During the Middle Ages, often on the evening before his name day of 6 December, children were bestowed gifts in his honour. This date was earlier than the original day of gifts for the children, which moved in the course of the Reformation and its opposition to the veneration of saints in many countries on the 24 and 25 December. So Saint Nicholas changed to Santa Claus. The custom of gifting of children at Christmas has been propagated by Martin Luther as an alternative to the previous very popular gift custom on St. Nicholas, to focus the interest of the children to Christ instead of the veneration of saints. Martin Luther first suggested the Christkind as the bringer of gifts. But Nicholas remained popular as gifts bearer for the people.[12][13][14]

Germanic paganism, Odin, and Christianization

 
An 1886 depiction of the long-bearded Germanic godOdin by Georg von Rosen.

Prior to Christianization, the Germanic peoples (including the English; Old English geola or guili) celebrated a midwinter event called Yule.[15] With the Christianization of Germanic Europe, numerous traditions were absorbed from Yuletide celebrations into modern Christmas.[16] During this period, supernatural and ghostly occurrences were said to increase in frequency, such as the Wild Hunt, a ghostly procession through the sky. The leader of the wild hunt is frequently attested as the god Odin and he bears the Old Norse names Jólnir, meaning "yule figure" and the nameLangbarðr, meaning "long-beard" (see list of names of Odin).[17]

The god Odin's role during the Yuletide period has been theorized as having influenced concepts of St. Nicholas in a variety of facets, including his long white beard and his gray horse for nightly rides (see Odin's horse Sleipnir), which was traded for reindeer in North America.[18] Margaret Baker comments that "The appearance of Santa Claus or Father Christmas, whose day is 25th of December, owes much to Odin, the old blue-hooded, cloaked, white-bearded Giftbringer of the north, who rode the midwinter sky on his eight-footed steed Sleipnir, visiting his people with gifts.  Odin, transformed into Father Christmas, then Santa Claus, prospered with St Nicholas and the Christchild became a leading player on the Christmas stage."[19]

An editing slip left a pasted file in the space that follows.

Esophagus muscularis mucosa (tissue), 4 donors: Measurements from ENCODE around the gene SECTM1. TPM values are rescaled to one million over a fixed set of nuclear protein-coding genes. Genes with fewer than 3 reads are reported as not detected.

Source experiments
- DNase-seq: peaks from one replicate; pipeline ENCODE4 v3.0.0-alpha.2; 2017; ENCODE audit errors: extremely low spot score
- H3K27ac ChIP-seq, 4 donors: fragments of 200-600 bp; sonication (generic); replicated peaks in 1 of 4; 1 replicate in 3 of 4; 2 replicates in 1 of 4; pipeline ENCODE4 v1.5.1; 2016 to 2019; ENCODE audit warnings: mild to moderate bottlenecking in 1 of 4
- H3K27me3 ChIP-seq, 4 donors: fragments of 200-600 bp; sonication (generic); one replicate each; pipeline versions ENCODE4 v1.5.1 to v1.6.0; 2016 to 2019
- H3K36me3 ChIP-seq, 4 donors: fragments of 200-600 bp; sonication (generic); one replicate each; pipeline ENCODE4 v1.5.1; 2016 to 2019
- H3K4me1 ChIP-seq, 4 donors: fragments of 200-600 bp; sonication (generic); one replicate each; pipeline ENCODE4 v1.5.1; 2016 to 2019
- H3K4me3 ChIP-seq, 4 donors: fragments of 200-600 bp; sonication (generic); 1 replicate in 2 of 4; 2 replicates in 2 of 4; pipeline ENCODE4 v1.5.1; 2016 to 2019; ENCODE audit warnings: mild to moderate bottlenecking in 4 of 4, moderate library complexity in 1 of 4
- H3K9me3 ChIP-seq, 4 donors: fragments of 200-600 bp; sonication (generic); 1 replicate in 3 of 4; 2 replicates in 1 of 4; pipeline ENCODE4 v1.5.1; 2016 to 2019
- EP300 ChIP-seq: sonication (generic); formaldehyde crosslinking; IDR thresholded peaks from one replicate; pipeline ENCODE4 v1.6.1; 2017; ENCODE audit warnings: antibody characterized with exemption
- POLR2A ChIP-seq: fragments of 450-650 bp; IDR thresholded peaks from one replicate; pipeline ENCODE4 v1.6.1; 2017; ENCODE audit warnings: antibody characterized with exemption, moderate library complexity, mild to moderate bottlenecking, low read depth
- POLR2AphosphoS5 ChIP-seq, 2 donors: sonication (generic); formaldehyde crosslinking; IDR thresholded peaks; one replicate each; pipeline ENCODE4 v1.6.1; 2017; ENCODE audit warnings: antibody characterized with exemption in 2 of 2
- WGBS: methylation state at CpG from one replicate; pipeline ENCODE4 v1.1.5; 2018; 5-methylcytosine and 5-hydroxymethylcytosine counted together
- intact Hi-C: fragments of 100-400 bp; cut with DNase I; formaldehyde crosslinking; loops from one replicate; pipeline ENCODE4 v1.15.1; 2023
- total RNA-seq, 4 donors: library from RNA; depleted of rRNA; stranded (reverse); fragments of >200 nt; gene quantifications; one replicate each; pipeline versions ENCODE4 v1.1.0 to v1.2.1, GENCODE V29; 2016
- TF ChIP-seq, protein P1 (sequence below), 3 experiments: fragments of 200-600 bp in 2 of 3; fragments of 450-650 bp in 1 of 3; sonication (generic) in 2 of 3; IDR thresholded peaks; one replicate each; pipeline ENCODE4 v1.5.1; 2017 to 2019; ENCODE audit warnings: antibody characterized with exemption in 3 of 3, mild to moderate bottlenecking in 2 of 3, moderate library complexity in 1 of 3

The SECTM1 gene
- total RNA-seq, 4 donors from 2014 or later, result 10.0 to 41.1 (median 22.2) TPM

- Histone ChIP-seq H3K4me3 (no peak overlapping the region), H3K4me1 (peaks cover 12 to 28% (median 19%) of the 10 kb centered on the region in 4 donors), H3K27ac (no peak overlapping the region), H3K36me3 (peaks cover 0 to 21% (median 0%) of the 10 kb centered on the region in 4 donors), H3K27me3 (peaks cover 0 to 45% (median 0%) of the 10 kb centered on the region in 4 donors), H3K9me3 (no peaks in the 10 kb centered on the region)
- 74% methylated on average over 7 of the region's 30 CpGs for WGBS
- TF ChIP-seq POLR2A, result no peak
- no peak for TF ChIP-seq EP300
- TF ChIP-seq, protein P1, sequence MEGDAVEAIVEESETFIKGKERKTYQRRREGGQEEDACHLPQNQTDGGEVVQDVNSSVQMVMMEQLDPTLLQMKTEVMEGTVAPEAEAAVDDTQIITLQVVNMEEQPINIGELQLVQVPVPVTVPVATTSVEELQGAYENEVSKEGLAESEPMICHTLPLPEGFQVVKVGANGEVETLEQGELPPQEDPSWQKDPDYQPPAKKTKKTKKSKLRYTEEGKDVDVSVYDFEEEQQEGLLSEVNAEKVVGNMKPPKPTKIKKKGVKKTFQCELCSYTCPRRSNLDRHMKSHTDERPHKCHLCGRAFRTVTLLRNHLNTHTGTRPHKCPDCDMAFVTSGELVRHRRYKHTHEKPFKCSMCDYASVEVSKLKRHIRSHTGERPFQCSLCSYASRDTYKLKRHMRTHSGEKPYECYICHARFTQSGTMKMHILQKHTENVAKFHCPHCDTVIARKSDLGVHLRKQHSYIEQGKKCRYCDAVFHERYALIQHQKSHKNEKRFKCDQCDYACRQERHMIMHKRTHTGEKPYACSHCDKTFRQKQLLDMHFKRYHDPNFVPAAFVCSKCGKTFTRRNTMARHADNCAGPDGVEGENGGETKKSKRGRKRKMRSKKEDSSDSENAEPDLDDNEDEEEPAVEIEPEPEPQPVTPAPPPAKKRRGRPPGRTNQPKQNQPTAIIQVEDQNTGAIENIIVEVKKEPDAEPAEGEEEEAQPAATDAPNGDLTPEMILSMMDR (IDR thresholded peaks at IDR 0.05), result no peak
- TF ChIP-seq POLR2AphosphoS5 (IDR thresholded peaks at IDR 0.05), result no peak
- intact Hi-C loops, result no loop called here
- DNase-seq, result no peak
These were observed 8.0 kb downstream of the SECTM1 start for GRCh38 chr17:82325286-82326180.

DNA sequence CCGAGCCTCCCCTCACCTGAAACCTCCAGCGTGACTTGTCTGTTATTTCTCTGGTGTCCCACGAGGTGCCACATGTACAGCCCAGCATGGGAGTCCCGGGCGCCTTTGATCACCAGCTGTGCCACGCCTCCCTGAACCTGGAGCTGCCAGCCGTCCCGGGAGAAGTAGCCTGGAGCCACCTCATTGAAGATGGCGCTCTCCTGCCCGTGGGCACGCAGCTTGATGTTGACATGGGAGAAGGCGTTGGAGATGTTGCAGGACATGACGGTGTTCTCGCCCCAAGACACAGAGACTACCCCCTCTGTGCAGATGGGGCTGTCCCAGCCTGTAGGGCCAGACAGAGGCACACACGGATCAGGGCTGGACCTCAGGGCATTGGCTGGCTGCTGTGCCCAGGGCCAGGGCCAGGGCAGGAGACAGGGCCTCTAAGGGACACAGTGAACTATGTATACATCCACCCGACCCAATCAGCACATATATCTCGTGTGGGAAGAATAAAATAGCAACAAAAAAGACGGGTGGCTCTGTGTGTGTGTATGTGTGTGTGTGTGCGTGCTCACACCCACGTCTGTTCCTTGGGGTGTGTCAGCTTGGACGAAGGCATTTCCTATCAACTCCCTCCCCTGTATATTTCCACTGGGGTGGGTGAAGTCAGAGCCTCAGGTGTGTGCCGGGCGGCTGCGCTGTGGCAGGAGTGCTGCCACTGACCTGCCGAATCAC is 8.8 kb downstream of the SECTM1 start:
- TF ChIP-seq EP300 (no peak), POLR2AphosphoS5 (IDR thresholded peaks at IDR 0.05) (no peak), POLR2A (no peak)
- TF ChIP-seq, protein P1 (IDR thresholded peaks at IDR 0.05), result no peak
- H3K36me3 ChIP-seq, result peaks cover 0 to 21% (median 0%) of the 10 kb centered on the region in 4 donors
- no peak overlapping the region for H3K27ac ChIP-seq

Dutch folklore

See also: Sinterklaas and Saint Nicholas
 
Sinterklaas, Netherlands (2009) on his horse called Slecht Weer Vandaagor Amerigo

In the Netherlands and Belgium, next to Sinterklaas, the character of Santa Claus is also known. He is known as de Kerstman in Dutch ("the Christmas man") and Père Noël ("Father Christmas") in French. But for children in the Netherlands Sinterklaas is the predominant gift-giver in December (36% of the population only give presents on Sinterklaas day), Christmas is used by another fifth of the Dutch population to give presents. (21% give presents on Christmas only). Some 26% of the Dutch population give presents on both days.[20] In Belgium, presents are given to children only, but to almost all of them, on Sinterklaas day. On Christmas Day, everybody receives presents, but often without Santa Claus's help. In the Netherlands Sinterklaas' helper is Zwarte Piet not an elf.[21]

 
1850 illustration of Saint Nicolas with his servant Père Fouettard
Zwarte Piet

Scandinavian folklore

In the 1840s, a being in Nordic folklore called "Tomte" or "Nisse" started to deliver the Christmas presents in Denmark. The Tomte was portrayed as a short, bearded man dressed in gray clothes and a red hat. This new version of the age-old folkloric creature was inspired by the Santa Claus traditions that were now spreading to Scandinavia. By the end of the 19th century this tradition had also spread to Norway and Sweden, replacing the Yule Goat. The same thing happened in Finland, but there the more human figure retained the Yule Goat name. But even though the tradition of the Yule Goat as a bringer of presents is now all but extinct, a straw goat is still a common Christmas decoration in all of Scandinavia. Iceland has 13 Yule Lads that originate from folklore rather than Christianity and start arriving from the mountains into towns 13 days before 24 December.


Source: Wikipedia